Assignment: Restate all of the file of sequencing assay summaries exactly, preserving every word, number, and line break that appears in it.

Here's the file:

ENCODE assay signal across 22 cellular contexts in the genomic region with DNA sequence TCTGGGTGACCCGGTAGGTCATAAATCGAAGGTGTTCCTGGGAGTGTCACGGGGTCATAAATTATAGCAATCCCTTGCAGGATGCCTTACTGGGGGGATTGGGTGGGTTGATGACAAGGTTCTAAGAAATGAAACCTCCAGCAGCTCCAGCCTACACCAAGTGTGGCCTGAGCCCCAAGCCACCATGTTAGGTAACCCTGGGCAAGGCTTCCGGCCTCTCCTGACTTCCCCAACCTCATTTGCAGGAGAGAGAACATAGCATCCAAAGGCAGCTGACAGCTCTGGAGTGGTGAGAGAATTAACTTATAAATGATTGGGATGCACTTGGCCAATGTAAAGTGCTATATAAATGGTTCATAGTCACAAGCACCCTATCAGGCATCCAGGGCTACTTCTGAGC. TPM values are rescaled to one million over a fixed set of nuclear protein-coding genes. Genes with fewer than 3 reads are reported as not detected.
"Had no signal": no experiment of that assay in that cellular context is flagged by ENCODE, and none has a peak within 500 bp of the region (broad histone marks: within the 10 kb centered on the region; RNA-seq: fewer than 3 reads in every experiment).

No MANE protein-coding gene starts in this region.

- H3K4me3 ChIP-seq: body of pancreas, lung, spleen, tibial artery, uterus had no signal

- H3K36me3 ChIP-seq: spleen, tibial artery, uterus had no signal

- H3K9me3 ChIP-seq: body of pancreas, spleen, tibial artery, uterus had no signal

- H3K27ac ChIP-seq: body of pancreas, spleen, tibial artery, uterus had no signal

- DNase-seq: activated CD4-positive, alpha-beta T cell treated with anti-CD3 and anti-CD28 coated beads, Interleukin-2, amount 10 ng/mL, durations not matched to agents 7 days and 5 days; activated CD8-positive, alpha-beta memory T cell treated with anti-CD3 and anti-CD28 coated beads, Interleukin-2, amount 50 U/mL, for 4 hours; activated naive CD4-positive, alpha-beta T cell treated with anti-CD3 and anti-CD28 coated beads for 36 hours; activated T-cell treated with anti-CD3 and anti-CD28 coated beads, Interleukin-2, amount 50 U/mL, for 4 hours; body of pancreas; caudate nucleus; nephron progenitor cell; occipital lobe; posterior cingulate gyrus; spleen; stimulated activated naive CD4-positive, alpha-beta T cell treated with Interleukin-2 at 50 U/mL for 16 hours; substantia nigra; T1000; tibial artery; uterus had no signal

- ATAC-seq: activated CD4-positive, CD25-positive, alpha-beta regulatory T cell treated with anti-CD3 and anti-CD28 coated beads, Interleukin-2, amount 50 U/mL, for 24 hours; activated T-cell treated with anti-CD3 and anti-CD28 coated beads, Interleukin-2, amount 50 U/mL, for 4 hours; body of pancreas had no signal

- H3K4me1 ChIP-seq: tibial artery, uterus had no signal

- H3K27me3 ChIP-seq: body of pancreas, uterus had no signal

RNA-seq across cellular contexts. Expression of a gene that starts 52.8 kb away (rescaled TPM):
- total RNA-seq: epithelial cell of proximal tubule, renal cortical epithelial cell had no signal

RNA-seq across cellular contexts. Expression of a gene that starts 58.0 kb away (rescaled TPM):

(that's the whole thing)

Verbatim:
ENCODE assay signal across 22 cellular contexts in the genomic region with DNA sequence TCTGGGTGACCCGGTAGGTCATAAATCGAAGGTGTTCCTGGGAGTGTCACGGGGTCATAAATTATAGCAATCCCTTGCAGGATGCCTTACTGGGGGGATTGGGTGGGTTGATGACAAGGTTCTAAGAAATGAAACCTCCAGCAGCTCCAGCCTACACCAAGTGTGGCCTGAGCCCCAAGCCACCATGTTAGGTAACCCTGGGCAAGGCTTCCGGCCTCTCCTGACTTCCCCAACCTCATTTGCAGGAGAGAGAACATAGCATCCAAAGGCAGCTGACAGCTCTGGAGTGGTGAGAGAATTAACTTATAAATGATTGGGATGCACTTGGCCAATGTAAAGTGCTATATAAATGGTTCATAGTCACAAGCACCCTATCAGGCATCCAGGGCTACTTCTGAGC. TPM values are rescaled to one million over a fixed set of nuclear protein-coding genes. Genes with fewer than 3 reads are reported as not detected.
"Had no signal": no experiment of that assay in that cellular context is flagged by ENCODE, and none has a peak within 500 bp of the region (broad histone marks: within the 10 kb centered on the region; RNA-seq: fewer than 3 reads in every experiment).

No MANE protein-coding gene starts in this region.

- H3K4me3 ChIP-seq: body of pancreas, lung, spleen, tibial artery, uterus had no signal

- H3K36me3 ChIP-seq: spleen, tibial artery, uterus had no signal

- H3K9me3 ChIP-seq: body of pancreas, spleen, tibial artery, uterus had no signal

- H3K27ac ChIP-seq: body of pancreas, spleen, tibial artery, uterus had no signal

- DNase-seq: activated CD4-positive, alpha-beta T cell treated with anti-CD3 and anti-CD28 coated beads, Interleukin-2, amount 10 ng/mL, durations not matched to agents 7 days and 5 days; activated CD8-positive, alpha-beta memory T cell treated with anti-CD3 and anti-CD28 coated beads, Interleukin-2, amount 50 U/mL, for 4 hours; activated naive CD4-positive, alpha-beta T cell treated with anti-CD3 and anti-CD28 coated beads for 36 hours; activated T-cell treated with anti-CD3 and anti-CD28 coated beads, Interleukin-2, amount 50 U/mL, for 4 hours; body of pancreas; caudate nucleus; nephron progenitor cell; occipital lobe; posterior cingulate gyrus; spleen; stimulated activated naive CD4-positive, alpha-beta T cell treated with Interleukin-2 at 50 U/mL for 16 hours; substantia nigra; T1000; tibial artery; uterus had no signal

- ATAC-seq: activated CD4-positive, CD25-positive, alpha-beta regulatory T cell treated with anti-CD3 and anti-CD28 coated beads, Interleukin-2, amount 50 U/mL, for 24 hours; activated T-cell treated with anti-CD3 and anti-CD28 coated beads, Interleukin-2, amount 50 U/mL, for 4 hours; body of pancreas had no signal

- H3K4me1 ChIP-seq: tibial artery, uterus had no signal

- H3K27me3 ChIP-seq: body of pancreas, uterus had no signal

RNA-seq across cellular contexts. Expression of a gene that starts 52.8 kb away (rescaled TPM):
- total RNA-seq: epithelial cell of proximal tubule, renal cortical epithelial cell had no signal

RNA-seq across cellular contexts. Expression of a gene that starts 58.0 kb away (rescaled TPM):